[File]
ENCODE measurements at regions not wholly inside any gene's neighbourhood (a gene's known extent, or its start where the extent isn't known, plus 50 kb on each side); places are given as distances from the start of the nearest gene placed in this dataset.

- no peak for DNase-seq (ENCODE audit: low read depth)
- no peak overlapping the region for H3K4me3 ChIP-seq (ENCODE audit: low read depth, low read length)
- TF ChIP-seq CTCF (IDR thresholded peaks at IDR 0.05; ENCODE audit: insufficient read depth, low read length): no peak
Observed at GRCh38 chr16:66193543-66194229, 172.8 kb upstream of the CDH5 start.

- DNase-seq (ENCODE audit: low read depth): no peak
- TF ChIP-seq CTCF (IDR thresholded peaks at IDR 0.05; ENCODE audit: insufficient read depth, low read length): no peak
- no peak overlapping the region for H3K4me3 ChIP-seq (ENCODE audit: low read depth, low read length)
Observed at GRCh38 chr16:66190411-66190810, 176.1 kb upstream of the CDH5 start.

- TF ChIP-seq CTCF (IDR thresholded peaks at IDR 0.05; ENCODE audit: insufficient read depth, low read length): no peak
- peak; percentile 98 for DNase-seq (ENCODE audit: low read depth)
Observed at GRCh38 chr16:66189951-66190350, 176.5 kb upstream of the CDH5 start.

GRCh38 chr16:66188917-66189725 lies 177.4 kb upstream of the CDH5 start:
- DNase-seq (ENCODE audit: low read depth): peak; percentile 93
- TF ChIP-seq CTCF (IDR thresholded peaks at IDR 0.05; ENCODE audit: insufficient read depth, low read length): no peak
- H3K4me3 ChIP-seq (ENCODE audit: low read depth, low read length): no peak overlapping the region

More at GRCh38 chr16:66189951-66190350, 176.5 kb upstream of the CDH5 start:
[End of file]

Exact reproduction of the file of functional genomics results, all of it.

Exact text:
ENCODE measurements at regions not wholly inside any gene's neighbourhood (a gene's known extent, or its start where the extent isn't known, plus 50 kb on each side); places are given as distances from the start of the nearest gene placed in this dataset.

- no peak for DNase-seq (ENCODE audit: low read depth)
- no peak overlapping the region for H3K4me3 ChIP-seq (ENCODE audit: low read depth, low read length)
- TF ChIP-seq CTCF (IDR thresholded peaks at IDR 0.05; ENCODE audit: insufficient read depth, low read length): no peak
Observed at GRCh38 chr16:66193543-66194229, 172.8 kb upstream of the CDH5 start.

- DNase-seq (ENCODE audit: low read depth): no peak
- TF ChIP-seq CTCF (IDR thresholded peaks at IDR 0.05; ENCODE audit: insufficient read depth, low read length): no peak
- no peak overlapping the region for H3K4me3 ChIP-seq (ENCODE audit: low read depth, low read length)
Observed at GRCh38 chr16:66190411-66190810, 176.1 kb upstream of the CDH5 start.

- TF ChIP-seq CTCF (IDR thresholded peaks at IDR 0.05; ENCODE audit: insufficient read depth, low read length): no peak
- peak; percentile 98 for DNase-seq (ENCODE audit: low read depth)
Observed at GRCh38 chr16:66189951-66190350, 176.5 kb upstream of the CDH5 start.

GRCh38 chr16:66188917-66189725 lies 177.4 kb upstream of the CDH5 start:
- DNase-seq (ENCODE audit: low read depth): peak; percentile 93
- TF ChIP-seq CTCF (IDR thresholded peaks at IDR 0.05; ENCODE audit: insufficient read depth, low read length): no peak
- H3K4me3 ChIP-seq (ENCODE audit: low read depth, low read length): no peak overlapping the region

More at GRCh38 chr16:66189951-66190350, 176.5 kb upstream of the CDH5 start: